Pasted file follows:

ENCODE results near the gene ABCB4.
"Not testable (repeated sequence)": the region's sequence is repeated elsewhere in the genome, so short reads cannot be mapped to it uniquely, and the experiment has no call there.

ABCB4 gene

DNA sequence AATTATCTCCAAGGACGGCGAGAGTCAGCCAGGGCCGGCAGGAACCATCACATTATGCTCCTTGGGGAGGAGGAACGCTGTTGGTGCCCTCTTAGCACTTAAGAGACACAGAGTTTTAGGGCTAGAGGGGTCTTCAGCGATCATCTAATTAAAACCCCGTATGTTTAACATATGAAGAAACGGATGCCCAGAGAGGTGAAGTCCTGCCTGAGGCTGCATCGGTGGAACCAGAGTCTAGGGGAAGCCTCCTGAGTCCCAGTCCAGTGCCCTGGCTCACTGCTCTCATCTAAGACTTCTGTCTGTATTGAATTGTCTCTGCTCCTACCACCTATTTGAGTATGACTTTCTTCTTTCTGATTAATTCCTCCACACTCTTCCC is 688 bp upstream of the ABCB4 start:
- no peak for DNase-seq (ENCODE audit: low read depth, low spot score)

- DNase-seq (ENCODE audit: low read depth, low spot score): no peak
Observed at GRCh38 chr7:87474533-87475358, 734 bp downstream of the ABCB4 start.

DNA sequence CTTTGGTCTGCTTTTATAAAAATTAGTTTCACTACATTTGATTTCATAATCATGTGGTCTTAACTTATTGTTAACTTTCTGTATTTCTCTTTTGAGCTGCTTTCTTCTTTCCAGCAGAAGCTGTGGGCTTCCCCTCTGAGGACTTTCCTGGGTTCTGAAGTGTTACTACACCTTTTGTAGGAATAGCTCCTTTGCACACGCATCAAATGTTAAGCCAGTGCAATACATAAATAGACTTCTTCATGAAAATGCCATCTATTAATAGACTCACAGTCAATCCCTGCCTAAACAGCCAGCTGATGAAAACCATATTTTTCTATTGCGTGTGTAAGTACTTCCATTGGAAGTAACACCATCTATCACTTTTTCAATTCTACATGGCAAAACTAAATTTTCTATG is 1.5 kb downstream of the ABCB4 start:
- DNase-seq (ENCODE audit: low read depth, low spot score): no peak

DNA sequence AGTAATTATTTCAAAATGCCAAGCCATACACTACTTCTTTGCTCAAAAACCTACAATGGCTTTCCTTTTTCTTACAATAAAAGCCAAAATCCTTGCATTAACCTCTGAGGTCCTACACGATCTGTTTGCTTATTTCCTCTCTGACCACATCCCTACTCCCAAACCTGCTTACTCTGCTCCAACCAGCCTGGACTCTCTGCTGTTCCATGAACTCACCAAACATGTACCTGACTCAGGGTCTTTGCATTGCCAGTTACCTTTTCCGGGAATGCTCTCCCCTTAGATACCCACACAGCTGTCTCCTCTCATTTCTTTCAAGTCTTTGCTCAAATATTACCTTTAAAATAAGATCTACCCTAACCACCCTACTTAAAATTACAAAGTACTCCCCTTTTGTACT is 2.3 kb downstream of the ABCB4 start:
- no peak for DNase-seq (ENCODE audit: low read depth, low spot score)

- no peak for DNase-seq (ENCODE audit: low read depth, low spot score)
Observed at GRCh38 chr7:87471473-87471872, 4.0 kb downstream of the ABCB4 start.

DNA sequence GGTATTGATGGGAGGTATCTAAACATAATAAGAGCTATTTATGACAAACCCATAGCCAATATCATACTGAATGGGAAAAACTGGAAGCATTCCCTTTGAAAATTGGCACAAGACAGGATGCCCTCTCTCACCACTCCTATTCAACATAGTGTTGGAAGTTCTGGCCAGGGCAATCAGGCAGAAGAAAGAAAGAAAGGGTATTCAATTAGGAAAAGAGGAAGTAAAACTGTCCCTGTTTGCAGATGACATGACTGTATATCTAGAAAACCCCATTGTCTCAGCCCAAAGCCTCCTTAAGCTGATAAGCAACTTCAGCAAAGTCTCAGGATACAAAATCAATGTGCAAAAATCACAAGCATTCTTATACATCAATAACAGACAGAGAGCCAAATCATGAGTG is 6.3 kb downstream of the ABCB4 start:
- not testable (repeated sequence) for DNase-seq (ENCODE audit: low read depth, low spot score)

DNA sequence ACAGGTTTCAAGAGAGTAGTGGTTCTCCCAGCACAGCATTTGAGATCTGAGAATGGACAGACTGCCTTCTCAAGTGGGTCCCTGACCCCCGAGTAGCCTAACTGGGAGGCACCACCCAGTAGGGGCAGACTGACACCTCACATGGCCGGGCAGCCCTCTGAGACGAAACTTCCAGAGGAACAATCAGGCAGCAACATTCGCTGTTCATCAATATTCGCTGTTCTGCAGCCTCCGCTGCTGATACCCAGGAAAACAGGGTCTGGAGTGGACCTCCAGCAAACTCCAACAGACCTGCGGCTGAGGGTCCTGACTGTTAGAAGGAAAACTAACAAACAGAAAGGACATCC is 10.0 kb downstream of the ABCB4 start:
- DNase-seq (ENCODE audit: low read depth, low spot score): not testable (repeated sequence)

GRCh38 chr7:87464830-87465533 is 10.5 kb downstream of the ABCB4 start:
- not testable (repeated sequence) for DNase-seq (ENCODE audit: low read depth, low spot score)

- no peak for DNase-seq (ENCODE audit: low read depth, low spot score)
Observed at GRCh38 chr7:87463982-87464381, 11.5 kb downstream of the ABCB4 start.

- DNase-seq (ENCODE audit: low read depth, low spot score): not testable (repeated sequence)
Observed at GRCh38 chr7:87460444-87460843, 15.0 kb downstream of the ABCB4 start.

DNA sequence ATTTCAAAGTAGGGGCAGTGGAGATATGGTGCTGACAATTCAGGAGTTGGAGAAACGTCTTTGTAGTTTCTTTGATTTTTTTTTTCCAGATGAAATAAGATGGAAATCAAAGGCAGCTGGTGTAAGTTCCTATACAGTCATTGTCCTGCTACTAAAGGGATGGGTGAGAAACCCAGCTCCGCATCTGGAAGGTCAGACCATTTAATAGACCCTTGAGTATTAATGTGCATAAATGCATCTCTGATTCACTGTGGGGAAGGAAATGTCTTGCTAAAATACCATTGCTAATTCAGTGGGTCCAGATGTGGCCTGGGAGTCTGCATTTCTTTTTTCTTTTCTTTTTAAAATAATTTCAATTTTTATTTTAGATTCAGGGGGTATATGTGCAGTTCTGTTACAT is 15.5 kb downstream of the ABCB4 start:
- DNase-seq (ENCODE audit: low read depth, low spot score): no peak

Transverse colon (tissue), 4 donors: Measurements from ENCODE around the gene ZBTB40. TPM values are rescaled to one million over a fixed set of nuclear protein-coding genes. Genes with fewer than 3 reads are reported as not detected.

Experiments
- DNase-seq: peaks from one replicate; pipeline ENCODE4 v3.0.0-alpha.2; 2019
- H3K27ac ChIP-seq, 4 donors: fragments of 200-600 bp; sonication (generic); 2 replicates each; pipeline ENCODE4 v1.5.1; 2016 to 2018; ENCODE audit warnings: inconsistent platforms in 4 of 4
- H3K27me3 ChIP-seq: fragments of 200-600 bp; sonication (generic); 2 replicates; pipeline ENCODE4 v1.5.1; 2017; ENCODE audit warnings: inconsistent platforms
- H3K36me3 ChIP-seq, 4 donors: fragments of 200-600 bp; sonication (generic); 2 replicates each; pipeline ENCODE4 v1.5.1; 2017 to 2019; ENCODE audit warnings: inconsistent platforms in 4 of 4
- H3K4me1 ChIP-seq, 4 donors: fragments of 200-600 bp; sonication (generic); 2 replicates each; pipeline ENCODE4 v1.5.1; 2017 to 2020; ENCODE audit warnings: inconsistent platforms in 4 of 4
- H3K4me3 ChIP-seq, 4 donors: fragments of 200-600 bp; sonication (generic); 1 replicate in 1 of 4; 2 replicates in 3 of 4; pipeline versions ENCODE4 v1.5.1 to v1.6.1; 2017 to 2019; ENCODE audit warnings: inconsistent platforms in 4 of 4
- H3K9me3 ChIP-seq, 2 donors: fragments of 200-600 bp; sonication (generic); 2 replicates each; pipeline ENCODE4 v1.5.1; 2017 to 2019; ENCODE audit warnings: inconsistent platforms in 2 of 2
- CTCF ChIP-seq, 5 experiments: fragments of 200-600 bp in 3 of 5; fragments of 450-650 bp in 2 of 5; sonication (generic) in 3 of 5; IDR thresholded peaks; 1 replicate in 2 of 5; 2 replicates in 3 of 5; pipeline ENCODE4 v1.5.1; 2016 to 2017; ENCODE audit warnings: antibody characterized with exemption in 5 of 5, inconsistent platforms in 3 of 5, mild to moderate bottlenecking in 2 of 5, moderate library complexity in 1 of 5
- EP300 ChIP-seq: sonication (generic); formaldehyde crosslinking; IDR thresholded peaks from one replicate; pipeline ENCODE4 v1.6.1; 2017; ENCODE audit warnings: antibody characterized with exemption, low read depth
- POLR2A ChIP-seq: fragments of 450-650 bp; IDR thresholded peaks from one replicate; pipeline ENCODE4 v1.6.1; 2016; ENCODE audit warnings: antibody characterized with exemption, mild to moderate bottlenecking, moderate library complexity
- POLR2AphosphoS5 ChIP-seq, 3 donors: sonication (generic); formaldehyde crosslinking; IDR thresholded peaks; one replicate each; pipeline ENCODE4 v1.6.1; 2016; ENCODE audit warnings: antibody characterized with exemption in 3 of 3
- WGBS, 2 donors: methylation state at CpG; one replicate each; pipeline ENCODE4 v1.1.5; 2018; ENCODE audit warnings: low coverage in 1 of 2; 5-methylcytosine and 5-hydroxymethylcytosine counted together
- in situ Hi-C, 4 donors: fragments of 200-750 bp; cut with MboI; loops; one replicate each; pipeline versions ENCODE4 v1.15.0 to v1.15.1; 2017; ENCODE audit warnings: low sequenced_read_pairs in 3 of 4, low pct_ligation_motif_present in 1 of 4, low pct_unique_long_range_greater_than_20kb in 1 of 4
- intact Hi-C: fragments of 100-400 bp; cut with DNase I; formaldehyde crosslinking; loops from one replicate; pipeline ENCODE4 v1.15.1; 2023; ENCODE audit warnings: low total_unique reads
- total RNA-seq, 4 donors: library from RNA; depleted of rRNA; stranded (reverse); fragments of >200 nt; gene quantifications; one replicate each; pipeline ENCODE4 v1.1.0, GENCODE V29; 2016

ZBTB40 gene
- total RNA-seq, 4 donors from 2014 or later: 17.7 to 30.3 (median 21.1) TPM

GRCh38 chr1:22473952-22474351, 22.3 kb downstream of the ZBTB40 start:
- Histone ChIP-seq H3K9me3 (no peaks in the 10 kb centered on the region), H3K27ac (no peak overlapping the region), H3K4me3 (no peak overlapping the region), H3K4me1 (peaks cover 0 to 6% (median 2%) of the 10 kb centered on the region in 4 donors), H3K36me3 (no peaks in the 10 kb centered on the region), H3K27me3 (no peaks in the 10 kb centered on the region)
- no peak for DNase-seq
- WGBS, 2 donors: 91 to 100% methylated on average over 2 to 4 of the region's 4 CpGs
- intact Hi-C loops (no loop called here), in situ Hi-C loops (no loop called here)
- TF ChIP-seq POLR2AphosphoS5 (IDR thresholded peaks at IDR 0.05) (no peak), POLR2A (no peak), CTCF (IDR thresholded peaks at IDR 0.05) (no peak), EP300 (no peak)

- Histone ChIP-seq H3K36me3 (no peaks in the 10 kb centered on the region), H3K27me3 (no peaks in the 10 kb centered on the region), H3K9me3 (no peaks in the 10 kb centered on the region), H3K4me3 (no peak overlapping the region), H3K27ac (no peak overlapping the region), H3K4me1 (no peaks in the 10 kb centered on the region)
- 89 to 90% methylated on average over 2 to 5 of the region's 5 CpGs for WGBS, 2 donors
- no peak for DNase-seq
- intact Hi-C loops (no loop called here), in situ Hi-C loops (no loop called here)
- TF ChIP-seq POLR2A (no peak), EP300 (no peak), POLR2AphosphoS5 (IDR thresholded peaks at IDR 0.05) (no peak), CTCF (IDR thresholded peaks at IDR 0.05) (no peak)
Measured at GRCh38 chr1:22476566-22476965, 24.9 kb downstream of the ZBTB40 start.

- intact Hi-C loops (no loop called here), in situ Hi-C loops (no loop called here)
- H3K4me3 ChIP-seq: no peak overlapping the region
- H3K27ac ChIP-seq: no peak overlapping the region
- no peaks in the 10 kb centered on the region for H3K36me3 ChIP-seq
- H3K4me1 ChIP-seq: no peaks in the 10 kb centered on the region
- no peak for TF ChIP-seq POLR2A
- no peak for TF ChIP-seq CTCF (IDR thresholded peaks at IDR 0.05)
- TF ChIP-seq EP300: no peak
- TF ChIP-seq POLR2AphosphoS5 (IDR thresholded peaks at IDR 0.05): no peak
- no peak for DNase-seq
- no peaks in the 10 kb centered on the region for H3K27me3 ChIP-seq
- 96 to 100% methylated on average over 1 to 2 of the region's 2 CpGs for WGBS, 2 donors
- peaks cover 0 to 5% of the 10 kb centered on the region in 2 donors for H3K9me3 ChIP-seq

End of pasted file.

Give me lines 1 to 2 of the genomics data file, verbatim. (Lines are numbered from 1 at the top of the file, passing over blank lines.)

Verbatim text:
ENCODE results near the gene ABCB4.
"Not testable (repeated sequence)": the region's sequence is repeated elsewhere in the genome, so short reads cannot be mapped to it uniquely, and the experiment has no call there.